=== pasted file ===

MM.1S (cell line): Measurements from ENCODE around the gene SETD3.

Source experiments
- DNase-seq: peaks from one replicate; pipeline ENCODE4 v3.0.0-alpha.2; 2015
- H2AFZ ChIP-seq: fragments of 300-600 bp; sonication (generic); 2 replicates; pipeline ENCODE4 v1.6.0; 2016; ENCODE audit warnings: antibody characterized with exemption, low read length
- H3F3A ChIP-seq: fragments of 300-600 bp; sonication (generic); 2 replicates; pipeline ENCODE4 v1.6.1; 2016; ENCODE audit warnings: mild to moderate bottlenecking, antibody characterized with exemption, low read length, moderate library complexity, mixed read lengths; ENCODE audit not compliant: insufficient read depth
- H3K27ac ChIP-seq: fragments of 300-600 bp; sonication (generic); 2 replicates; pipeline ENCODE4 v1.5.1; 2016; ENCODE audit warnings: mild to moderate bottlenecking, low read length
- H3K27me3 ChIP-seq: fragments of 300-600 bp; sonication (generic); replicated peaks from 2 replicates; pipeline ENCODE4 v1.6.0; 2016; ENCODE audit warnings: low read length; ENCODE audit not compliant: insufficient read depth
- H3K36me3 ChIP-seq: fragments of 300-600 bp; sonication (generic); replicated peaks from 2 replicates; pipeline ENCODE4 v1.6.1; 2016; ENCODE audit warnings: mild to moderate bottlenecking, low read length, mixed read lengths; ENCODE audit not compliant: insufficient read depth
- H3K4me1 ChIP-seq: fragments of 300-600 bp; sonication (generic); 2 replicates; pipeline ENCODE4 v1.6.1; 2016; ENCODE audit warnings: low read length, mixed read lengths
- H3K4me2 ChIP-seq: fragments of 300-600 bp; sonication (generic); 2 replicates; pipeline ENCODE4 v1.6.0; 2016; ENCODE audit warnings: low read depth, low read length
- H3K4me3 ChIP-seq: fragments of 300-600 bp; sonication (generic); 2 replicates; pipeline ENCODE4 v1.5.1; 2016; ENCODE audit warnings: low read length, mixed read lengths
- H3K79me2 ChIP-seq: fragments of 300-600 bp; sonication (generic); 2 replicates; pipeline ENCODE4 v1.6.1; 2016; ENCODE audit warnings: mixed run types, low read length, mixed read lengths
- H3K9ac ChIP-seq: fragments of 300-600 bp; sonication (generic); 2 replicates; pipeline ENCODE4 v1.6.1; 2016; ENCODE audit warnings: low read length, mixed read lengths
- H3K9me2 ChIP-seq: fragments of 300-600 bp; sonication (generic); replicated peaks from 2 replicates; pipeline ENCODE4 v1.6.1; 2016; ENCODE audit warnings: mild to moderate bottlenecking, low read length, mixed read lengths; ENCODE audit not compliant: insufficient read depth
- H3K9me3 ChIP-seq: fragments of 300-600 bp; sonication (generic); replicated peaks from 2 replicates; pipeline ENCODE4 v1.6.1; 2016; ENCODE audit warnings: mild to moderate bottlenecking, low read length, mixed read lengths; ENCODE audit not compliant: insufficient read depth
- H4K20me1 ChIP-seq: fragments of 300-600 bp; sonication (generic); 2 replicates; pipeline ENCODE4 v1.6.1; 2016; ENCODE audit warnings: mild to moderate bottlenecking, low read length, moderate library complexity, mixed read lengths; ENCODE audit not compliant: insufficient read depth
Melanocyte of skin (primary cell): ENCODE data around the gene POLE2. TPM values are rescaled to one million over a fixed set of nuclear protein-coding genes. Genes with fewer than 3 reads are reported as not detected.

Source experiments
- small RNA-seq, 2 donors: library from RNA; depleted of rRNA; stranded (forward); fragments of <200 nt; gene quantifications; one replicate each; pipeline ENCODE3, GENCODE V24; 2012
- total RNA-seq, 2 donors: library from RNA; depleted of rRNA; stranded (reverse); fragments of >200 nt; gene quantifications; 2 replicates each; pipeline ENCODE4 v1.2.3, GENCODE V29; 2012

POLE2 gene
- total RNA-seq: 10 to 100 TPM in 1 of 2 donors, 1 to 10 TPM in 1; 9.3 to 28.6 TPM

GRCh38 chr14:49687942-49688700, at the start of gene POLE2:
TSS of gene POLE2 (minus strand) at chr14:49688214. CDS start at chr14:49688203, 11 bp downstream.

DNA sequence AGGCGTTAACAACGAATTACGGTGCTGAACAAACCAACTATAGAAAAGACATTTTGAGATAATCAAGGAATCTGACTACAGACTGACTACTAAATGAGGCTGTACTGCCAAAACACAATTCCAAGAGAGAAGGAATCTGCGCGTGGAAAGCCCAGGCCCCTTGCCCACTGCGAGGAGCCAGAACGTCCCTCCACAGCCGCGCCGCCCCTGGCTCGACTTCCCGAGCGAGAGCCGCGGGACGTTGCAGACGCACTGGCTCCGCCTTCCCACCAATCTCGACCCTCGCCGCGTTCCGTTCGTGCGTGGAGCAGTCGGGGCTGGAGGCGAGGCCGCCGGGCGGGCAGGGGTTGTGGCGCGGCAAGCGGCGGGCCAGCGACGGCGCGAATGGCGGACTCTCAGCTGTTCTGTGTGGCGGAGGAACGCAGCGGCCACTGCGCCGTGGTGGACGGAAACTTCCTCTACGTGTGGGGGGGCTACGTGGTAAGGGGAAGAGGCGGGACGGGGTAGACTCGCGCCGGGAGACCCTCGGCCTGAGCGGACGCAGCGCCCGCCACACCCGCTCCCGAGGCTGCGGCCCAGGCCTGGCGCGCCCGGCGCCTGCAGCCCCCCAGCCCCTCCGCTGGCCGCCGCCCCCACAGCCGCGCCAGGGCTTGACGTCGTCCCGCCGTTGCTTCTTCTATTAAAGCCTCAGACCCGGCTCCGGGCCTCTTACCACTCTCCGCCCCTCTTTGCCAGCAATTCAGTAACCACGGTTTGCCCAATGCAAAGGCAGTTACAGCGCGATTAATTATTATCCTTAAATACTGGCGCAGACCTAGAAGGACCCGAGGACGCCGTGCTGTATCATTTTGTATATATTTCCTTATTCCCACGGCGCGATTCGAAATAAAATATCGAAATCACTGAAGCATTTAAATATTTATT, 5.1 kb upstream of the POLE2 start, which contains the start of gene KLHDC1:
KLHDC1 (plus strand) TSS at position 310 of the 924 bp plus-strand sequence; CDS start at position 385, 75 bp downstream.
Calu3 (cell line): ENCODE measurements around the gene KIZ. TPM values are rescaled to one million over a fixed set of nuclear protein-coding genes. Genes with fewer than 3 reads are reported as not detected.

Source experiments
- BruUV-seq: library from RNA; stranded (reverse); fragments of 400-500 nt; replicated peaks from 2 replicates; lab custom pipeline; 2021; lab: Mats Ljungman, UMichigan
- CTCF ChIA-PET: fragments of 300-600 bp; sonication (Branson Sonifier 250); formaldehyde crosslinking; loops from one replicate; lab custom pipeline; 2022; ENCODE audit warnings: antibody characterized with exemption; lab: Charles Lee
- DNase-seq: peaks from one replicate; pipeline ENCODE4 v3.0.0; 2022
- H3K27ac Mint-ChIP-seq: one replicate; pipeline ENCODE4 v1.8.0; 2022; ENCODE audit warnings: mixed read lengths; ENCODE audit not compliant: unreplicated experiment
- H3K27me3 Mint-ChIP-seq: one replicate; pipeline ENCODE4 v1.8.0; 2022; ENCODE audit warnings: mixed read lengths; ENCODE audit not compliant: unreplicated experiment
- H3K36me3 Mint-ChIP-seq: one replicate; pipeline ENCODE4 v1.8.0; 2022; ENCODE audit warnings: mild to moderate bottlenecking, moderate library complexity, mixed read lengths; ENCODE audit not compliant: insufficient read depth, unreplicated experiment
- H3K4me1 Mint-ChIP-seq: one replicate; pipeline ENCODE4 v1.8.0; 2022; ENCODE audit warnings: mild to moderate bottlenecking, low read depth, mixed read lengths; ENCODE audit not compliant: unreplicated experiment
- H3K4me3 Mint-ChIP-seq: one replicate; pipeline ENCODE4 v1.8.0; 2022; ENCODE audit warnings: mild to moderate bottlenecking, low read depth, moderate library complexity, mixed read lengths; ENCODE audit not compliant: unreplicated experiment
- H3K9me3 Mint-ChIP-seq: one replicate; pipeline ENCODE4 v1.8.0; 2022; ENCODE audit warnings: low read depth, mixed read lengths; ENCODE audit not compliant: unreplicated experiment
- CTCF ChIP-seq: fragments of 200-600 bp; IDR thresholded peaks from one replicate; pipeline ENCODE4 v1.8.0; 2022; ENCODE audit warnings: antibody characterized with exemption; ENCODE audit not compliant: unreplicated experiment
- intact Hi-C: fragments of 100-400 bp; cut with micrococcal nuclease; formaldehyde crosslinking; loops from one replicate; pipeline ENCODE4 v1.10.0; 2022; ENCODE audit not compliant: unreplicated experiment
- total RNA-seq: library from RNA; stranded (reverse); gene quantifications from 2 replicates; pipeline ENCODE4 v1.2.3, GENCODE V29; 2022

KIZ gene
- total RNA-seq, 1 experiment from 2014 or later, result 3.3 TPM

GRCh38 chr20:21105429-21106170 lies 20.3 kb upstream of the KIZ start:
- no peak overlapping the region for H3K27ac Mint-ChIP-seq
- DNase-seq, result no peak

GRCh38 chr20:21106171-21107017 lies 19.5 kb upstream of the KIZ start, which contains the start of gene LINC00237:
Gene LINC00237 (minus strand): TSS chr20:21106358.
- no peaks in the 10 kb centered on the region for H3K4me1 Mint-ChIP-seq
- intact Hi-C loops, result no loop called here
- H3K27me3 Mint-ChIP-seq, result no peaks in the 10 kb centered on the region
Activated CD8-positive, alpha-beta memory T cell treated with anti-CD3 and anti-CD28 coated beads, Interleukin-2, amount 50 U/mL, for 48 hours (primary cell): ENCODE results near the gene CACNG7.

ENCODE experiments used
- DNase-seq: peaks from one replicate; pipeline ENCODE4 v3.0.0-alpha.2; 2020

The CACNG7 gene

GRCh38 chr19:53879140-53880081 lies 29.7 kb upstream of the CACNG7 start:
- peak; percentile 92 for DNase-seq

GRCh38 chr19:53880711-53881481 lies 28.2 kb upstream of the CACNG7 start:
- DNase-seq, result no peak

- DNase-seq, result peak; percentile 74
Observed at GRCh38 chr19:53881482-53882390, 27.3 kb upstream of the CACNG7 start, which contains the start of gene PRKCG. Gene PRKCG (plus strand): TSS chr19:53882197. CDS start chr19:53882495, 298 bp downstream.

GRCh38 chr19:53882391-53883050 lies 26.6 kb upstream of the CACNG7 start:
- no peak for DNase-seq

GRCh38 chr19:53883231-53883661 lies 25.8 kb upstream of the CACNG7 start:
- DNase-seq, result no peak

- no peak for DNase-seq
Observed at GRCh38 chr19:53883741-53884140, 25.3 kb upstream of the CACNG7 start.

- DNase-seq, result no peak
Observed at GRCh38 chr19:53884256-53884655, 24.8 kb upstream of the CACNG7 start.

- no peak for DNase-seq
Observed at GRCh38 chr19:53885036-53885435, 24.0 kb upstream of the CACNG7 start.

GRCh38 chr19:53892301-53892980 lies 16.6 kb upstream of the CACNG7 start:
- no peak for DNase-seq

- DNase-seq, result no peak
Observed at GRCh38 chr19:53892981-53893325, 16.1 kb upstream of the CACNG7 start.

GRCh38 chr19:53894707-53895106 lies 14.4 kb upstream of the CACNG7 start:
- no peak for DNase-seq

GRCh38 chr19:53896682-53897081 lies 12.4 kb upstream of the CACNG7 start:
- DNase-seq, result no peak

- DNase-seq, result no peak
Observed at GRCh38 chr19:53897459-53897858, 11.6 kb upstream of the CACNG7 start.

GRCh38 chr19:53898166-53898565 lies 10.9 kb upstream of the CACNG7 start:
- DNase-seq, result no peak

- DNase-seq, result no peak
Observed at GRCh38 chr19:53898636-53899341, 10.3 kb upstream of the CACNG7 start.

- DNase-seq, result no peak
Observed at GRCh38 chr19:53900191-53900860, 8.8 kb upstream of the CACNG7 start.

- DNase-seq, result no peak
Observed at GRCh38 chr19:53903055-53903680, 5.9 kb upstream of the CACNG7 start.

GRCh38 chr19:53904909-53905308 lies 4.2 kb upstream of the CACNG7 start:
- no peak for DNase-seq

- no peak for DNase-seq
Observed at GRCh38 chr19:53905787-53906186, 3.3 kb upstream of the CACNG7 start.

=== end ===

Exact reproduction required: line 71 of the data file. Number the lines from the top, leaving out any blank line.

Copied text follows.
GRCh38 chr19:53892301-53892980 lies 16.6 kb upstream of the CACNG7 start: